Upcoming astronomical facilities are set to shed more light on faint galaxies. Pegasus V was witness to a time in the history of the Universe known as reionization, and other objects dating back to this time will soon be observed with NASA’s James Webb Space Telescope. Astronomers also hope to discover other such faint galaxies in the future using Vera C. Rubin Observatory, a Program of NSF's NOIRLab. Rubin Observatory will conduct an unprecedented, decade-long survey of the optical sky called the Legacy Survey of Space and Time (LSST).


[1] The DESI Legacy Imaging Surveys were conducted to identify targets for the Dark Energy Spectroscopic Instrument (DESI) operations. These surveys comprise a unique blend of three projects that have observed a third of the night sky: the Dark Energy Camera Legacy Survey (DECaLS), observed by the DOE-built Dark Energy Camera (DECam) on the Víctor M. Blanco 4-meter Telescope at Cerro Tololo Inter-American Observatory (CTIO) in Chile; the Mayall z-band Legacy Survey (MzLS), by the Mosaic3 camera on the Nicholas U. Mayall 4-meter Telescope at Kitt Peak National Observatory (KPNO); and the Beijing-Arizona Sky Survey (BASS) by the 90Prime camera on the Bok 2.3-meter Telescope, which is owned and operated by the University of Arizona and located at KPNO. CTIO and KPNO are Programs of NSF's NOIRLab.

[2] Pegasus V is so named because it is the fifth dwarf galaxy discovered located in the constellation Pegasus. The on-sky separation between Pegasus V and the Andromeda Galaxy is about 18.5 degrees.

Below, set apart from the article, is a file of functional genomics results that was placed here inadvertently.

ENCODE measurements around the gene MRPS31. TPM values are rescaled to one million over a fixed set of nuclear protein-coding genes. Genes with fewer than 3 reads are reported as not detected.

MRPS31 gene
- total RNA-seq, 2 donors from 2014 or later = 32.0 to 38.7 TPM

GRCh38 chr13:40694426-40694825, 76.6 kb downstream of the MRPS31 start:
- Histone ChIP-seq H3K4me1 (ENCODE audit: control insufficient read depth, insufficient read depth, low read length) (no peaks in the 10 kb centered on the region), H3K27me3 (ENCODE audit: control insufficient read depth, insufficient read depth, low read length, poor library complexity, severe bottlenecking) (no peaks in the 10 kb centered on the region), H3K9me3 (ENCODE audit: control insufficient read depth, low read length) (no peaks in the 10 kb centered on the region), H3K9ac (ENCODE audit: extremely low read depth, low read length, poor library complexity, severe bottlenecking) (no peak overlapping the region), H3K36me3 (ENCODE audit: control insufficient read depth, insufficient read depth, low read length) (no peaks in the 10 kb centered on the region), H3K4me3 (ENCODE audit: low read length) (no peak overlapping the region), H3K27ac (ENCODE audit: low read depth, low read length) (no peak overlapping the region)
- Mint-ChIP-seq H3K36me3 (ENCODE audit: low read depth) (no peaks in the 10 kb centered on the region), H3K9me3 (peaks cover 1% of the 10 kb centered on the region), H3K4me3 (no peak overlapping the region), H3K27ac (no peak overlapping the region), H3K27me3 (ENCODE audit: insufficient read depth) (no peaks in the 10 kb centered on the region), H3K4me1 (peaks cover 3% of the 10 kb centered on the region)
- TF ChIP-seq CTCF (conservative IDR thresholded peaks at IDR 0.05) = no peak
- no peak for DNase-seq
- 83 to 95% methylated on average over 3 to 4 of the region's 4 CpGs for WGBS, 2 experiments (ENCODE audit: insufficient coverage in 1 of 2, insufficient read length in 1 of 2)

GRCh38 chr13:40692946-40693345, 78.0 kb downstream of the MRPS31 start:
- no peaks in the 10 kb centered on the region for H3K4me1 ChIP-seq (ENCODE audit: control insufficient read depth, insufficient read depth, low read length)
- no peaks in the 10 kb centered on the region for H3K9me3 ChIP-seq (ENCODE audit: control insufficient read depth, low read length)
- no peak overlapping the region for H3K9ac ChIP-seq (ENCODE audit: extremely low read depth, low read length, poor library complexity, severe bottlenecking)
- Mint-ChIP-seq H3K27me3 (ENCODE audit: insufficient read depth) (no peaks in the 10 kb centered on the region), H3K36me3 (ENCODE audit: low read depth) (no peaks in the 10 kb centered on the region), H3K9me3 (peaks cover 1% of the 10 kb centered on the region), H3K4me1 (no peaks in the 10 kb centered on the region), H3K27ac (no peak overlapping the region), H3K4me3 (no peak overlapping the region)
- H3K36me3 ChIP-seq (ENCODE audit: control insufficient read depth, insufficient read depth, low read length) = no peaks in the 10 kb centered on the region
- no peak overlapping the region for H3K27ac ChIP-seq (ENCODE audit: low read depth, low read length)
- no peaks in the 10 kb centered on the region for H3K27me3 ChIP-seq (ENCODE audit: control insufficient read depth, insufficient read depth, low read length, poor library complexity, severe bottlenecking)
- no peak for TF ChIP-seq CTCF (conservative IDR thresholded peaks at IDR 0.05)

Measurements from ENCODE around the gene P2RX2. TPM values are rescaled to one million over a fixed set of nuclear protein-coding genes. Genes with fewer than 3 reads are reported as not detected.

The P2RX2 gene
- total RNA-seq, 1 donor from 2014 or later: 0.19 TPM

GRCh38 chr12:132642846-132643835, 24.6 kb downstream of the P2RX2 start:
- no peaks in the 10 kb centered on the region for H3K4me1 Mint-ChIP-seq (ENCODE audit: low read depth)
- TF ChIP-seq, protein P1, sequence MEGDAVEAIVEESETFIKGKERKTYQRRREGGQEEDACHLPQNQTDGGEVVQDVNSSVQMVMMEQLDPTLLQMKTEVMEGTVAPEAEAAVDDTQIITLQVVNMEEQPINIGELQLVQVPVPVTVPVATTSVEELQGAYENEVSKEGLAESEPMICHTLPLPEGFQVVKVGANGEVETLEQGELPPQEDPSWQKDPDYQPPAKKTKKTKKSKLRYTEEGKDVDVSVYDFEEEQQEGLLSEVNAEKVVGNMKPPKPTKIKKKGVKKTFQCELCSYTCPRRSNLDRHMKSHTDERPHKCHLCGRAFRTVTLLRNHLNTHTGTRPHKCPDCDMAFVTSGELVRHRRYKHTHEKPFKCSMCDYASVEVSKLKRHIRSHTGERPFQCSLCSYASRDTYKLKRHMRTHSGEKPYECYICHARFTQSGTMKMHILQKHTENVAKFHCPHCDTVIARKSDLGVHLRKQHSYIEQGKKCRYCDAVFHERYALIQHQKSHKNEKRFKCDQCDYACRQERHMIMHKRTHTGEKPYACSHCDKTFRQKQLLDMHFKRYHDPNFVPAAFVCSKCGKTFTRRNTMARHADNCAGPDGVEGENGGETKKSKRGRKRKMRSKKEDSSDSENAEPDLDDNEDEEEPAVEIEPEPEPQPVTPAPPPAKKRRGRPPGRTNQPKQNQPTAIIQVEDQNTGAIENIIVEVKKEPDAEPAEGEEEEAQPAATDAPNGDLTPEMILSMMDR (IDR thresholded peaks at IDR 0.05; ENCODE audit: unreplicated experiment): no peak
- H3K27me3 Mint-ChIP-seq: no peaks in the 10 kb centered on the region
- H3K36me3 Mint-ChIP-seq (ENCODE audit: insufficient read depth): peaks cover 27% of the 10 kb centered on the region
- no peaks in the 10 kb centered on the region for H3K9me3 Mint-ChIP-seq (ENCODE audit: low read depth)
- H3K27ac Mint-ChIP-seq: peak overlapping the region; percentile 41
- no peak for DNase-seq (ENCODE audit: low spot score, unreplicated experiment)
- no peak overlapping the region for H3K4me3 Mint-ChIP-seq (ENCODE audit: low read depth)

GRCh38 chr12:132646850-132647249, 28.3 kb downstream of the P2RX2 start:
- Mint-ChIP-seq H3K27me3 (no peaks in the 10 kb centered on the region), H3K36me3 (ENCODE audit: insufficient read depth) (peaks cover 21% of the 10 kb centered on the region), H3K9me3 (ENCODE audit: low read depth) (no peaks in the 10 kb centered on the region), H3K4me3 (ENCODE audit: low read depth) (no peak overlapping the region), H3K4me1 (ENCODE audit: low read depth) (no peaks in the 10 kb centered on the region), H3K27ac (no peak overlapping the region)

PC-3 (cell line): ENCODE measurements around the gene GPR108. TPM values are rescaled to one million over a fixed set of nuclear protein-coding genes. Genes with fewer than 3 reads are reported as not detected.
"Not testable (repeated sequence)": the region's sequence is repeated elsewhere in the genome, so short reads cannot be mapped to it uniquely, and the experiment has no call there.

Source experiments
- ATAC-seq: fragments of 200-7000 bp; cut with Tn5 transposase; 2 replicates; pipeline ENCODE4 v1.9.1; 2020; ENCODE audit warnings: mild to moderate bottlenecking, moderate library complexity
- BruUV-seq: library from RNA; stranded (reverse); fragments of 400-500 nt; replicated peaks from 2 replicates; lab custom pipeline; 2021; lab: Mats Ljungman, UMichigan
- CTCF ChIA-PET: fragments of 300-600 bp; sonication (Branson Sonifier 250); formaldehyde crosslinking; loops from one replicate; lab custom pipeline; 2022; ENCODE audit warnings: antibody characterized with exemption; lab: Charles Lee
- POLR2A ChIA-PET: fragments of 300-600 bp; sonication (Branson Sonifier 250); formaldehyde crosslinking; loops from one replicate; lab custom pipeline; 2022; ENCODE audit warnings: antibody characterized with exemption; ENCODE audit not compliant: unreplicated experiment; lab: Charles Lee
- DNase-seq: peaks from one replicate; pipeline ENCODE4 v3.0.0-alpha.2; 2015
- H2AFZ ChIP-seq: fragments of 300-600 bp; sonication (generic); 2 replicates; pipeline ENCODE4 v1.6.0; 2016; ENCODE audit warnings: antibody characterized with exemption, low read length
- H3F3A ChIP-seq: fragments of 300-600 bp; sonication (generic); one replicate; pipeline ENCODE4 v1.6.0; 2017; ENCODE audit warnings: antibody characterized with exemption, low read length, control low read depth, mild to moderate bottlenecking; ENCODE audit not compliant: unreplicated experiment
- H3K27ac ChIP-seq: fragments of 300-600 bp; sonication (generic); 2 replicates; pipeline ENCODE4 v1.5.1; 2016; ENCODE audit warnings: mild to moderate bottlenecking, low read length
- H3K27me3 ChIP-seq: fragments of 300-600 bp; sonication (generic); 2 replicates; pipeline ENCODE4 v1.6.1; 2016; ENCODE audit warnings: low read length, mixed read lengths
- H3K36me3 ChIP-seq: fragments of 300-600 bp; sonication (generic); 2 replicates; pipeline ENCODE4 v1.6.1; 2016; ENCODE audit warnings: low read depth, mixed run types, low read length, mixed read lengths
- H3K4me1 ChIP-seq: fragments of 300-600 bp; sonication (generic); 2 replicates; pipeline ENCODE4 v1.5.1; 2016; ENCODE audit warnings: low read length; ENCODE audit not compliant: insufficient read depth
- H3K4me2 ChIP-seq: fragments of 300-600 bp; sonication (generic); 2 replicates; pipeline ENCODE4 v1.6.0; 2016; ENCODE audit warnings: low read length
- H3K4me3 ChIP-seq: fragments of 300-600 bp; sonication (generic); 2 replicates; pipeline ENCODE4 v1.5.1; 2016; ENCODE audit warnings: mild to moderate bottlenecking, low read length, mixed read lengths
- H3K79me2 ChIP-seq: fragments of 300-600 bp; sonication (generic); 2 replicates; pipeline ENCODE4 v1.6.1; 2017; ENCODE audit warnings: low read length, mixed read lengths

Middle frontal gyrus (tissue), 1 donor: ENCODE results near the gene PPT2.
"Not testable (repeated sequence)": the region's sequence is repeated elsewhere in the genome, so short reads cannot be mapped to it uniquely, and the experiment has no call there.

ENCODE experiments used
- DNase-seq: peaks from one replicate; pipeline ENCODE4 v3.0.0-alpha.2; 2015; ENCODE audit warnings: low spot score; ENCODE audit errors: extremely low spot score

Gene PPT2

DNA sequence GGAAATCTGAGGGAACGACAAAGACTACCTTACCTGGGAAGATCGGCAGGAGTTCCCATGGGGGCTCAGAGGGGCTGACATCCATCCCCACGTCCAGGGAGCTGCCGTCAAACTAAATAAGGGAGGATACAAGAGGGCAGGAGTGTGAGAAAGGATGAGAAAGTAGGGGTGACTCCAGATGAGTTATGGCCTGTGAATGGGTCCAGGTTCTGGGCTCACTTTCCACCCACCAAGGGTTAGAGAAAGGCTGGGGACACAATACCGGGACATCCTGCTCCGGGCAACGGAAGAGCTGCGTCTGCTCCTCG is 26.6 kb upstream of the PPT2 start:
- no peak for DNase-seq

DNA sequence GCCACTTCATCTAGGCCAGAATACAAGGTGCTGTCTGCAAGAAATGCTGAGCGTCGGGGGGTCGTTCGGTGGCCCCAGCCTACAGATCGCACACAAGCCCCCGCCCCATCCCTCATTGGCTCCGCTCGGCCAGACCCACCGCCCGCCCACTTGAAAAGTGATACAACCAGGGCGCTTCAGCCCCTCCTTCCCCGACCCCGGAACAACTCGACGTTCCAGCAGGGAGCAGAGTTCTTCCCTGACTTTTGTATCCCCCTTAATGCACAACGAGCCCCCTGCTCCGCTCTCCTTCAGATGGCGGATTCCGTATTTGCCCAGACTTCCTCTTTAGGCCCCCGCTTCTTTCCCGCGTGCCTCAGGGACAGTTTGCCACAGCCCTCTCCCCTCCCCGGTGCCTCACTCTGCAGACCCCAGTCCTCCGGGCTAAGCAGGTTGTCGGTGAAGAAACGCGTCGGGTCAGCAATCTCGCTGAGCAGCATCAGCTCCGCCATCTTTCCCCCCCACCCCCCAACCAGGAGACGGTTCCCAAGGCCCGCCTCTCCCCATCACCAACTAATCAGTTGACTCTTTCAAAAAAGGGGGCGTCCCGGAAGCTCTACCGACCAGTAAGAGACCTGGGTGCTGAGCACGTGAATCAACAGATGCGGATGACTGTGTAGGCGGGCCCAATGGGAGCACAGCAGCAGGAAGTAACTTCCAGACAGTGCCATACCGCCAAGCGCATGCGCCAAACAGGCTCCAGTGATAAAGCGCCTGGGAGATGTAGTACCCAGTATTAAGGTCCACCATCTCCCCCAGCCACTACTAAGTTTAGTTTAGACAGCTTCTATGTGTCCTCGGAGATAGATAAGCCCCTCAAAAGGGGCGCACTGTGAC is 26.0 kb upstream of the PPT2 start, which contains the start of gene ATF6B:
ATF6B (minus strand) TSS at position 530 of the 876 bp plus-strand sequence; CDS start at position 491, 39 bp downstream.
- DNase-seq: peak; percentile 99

More information

This research was presented in a paper entitled “Pegasus V — a newly discovered ultra-faint dwarf galaxy on the outskirts of Andromeda” to appear in Monthly Notices of the Royal Astronomical Society.

The team is composed of Michelle L. M. Collins (Physics Department, University of Surrey, UK), Emily J. E. Charles (Physics Department, University of Surrey, UK), David Martínez-Delgado (Instituto de Astrofísica de Andalucía, Spain), Matteo Monelli (Instituto de Astrofísica de Canarias (IAC) and Universidad de La Laguna, Spain), Noushin Karim (Physics Department, University of Surrey, UK), Giuseppe Donatiello (UAI – Unione Astrofili Italiani, Italy), Erik J. Tollerud (Space Telescope Science Institute, USA), Walter Boschin (Instituto de Astrofísica de Canarias (IAC), Universidad de La Laguna, and Fundación G. Galilei - INAF (Telescopio Nazionale Galileo), Spain).

NSF’s NOIRLab (National Optical-Infrared Astronomy Research Laboratory), the US center for ground-based optical-infrared astronomy, operates the international Gemini Observatory (a facility of NSFNRC–CanadaANID–ChileMCTIC–BrazilMINCyT–Argentina, and KASI–Republic of Korea), Kitt Peak National Observatory (KPNO), Cerro Tololo Inter-American Observatory (CTIO), the Community Science and Data Center (CSDC), and Vera C. Rubin Observatory (operated in cooperation with the Department of Energy’s SLAC National Accelerator Laboratory). It is managed by the Association of Universities for Research in Astronomy (AURA) under a cooperative agreement with NSF and is headquartered in Tucson, Arizona. The astronomical community is honored to have the opportunity to conduct astronomical research on Iolkam Du’ag (Kitt Peak) in Arizona, on Maunakea in Hawai‘i, and on Cerro Tololo and Cerro Pachón in Chile. We recognize and acknowledge the very significant cultural role and reverence that these sites have to the Tohono O'odham Nation, to the Native Hawaiian community, and to the local communities in Chile, respectively.


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Monthly Notices of the Royal Astronomical Society